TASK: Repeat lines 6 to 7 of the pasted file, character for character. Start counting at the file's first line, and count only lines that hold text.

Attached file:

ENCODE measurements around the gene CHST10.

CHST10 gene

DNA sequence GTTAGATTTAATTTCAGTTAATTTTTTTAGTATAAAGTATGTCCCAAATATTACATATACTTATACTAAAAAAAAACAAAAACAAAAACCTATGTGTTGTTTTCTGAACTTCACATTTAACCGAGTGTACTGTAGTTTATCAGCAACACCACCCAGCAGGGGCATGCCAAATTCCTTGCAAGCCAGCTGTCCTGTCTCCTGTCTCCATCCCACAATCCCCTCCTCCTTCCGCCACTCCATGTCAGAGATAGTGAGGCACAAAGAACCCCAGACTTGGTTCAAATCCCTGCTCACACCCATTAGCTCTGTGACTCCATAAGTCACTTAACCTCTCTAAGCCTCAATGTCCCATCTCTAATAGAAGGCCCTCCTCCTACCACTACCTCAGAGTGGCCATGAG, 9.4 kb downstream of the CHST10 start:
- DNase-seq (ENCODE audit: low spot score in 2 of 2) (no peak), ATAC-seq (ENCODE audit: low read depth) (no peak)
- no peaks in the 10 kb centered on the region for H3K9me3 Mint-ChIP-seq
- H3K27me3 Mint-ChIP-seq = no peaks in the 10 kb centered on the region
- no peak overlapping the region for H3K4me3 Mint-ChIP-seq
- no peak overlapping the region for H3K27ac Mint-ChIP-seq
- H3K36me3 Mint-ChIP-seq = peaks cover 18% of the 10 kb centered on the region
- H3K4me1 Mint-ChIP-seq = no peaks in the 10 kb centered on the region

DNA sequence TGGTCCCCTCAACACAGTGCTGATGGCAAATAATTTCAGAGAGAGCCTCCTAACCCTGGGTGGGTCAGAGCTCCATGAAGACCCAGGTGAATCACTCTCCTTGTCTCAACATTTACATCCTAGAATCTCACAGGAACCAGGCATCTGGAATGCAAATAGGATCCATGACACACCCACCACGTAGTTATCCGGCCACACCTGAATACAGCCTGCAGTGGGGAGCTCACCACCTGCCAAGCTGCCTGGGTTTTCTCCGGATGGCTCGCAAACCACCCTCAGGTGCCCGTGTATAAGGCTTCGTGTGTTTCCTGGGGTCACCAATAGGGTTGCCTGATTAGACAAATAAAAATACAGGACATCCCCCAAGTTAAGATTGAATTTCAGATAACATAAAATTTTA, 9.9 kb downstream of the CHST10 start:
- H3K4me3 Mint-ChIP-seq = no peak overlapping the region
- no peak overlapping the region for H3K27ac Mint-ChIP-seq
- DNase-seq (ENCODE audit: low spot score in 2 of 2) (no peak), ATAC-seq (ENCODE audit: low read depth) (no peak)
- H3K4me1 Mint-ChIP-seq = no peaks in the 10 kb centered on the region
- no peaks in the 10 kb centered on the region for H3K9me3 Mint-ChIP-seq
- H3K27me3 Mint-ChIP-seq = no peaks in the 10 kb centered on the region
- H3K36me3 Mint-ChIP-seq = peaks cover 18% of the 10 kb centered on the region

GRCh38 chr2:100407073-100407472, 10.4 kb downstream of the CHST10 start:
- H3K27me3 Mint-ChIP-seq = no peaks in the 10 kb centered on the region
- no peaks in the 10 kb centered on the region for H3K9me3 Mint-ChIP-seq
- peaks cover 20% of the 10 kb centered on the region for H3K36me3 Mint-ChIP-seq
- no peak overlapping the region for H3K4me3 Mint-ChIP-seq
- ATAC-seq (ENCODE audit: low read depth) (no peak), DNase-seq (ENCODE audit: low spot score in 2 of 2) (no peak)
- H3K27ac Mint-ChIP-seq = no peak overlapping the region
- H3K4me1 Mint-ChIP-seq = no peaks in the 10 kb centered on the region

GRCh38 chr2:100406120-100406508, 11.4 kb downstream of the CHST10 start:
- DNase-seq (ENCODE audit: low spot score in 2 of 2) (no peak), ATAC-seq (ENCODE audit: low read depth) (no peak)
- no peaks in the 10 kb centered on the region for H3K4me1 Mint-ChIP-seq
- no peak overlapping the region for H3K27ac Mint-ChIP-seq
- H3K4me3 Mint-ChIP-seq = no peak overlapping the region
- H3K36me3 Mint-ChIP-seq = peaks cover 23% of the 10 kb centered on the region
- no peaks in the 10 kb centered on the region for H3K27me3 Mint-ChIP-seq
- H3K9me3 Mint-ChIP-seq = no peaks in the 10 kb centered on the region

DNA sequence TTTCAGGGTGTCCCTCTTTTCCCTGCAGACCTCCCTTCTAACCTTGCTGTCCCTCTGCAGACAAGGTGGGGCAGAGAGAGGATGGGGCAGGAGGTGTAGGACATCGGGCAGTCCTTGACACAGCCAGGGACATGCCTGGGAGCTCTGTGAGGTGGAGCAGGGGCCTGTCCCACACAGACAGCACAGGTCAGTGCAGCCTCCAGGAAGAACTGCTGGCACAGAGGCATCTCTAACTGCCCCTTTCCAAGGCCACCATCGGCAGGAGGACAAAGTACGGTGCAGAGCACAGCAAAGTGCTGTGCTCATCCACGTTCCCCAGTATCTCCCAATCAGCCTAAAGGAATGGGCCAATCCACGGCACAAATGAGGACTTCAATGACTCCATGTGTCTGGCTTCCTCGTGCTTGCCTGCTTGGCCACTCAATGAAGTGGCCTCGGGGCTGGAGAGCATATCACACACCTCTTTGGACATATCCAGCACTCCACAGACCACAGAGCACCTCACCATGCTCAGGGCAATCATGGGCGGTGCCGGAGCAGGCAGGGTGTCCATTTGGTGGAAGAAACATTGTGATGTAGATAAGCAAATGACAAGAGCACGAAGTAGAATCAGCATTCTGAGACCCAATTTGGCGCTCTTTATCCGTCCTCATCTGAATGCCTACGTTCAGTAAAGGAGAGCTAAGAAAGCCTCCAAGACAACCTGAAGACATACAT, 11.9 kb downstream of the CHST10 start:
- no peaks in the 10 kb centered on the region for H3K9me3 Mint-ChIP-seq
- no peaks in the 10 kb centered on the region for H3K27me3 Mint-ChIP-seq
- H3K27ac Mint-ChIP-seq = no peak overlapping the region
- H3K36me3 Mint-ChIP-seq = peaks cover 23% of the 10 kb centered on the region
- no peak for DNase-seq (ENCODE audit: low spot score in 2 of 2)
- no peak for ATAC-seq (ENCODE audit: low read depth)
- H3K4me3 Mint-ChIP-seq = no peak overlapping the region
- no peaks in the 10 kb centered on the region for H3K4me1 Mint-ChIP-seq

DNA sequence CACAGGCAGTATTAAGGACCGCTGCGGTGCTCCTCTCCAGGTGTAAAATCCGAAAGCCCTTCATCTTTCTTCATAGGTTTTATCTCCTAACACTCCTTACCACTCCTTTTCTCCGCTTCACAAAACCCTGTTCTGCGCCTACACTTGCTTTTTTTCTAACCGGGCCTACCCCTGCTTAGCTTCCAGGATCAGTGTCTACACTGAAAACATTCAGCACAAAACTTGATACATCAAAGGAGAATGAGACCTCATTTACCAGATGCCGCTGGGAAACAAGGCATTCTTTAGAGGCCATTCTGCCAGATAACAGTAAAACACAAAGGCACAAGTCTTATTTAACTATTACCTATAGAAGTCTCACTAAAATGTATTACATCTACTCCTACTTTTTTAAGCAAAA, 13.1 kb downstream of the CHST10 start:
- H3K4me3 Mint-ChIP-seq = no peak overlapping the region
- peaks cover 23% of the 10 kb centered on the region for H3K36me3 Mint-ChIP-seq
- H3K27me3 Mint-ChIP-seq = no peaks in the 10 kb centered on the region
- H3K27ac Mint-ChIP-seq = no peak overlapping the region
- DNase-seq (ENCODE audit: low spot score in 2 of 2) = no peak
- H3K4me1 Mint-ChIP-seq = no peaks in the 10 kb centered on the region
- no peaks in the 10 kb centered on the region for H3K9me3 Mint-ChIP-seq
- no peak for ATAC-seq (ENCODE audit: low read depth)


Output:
- H3K27me3 Mint-ChIP-seq = no peaks in the 10 kb centered on the region
- no peak overlapping the region for H3K4me3 Mint-ChIP-seq